SWEDEN - The Swedish Ministry of Finance has confirmed that it is considering consolidating some aspects of administration of the AP funds in a move to rein in escalating costs.
This follows a flat denial four months ago by the then minister for financial markets, Gunnar Lund, who at that time told Global Pensions,that the ministry would not “toy with any ideas like that”.
Sven-Erik Österberg, the new minister for financial markets, said that the government was considering merging some aspects of administrationsuch as back office functions.
He added that the ministry was engaged in discussions with the four funds as to how their costs may be reduced. In 2003, the AP funds incurred costs of Skr1.2bn (e133m), which rose to SKr1.5bn last year.
Österberg, like his predecessor, is against the idea of merging the four buffer funds: “We should continue to have four funds. When we setup the funds, we wanted to spread risks and hence we had four different funds. But if you put all your money in one fund, then the risk will be concentrated in just one fund.”
However, critics of the system argue that funds should be merged or reduced to bring down costs and minimise the “quadrupling effect”.Others have pointed to the lack of active risk taking andpoor diversification among the funds as reason for a merger.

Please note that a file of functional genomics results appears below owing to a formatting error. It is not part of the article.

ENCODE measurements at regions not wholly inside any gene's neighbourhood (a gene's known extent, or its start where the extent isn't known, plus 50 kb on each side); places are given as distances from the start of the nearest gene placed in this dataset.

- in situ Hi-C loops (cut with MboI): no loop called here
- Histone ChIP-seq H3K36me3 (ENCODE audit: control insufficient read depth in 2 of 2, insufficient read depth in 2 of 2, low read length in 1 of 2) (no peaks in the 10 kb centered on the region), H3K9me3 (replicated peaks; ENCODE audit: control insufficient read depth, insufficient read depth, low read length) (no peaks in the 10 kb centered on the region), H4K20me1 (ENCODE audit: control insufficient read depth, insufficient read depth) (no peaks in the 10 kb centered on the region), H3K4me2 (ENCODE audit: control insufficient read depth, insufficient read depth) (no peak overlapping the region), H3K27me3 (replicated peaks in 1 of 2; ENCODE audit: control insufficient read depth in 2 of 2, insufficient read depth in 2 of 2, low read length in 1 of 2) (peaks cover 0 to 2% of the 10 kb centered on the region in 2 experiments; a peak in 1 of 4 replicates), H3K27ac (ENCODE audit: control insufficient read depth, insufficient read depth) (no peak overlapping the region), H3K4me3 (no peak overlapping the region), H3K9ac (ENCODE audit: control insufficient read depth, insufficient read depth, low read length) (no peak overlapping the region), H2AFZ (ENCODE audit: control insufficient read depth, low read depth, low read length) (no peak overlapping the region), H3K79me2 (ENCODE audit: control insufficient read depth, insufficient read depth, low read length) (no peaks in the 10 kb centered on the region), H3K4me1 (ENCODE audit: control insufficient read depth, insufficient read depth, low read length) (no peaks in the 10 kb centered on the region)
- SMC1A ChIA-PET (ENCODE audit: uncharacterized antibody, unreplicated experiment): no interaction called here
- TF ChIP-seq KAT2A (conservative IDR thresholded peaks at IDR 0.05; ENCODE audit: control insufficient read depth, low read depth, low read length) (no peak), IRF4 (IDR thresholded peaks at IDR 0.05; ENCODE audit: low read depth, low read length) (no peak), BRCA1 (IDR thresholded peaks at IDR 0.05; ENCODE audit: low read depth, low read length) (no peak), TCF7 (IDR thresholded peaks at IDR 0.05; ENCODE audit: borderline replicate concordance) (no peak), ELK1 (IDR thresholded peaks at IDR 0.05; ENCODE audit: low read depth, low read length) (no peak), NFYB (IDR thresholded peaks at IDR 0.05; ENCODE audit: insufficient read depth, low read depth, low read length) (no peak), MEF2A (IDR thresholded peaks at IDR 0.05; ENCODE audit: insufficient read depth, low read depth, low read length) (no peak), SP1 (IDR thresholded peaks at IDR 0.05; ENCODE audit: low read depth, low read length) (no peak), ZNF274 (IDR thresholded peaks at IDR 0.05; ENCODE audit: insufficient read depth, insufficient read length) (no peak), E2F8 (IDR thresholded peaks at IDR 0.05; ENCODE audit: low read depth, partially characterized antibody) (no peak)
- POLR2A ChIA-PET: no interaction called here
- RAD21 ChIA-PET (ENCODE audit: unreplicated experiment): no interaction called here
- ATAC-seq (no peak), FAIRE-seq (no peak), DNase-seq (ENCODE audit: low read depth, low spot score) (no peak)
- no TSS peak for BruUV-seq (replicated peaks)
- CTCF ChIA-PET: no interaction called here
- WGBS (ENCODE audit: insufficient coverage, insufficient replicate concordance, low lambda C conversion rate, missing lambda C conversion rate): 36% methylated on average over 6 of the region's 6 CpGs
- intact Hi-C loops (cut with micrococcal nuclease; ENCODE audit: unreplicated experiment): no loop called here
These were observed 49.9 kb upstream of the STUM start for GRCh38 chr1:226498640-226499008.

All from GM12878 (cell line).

Daniel Barr, former project leader for the AP-fund reform, now chief economist at the Premium Pensions Authority (PPM) said: “A governmentreport last May said that the correlation between the AP funds was close to 1.0 and the report recommended that the AP funds should take on more active risk in order to be more diversified.
“I can't see that as a solution and I think we should start to discuss whether there is a need to reduce the number of AP funds going forward.”
Thomas Franzén, chairman of the PPM and former deputy governor of theSwedish Central Bank, is calling for an absolute return target to compel the funds to behave differently.
He said: “If they [AP funds] continue to behave in the same way then I believe merging is an option. But before we start that discussion, Ithink we should discuss introducing, say, an absolute return target as compared to a benchmarked target system.
“This is because even if you have the same liabilities, then there is still the possibility of handling different types of strategies. But if the strategies are the same and the liability is the same, then it is difficultto argue why you need so many funds for doing exactly the same thing.”
A finance ministry official who did not wish to be named added: “The issue is a highly political one. The Implementation Group comprising representatives of the five parties, which backed the pension reform agreement, is expected to discuss this issue in May.
“But four of these parties are still in favour of having four funds as opposed to one, so it may be very difficult to merge the funds, but merging the back-office functions could very well be the answer.”
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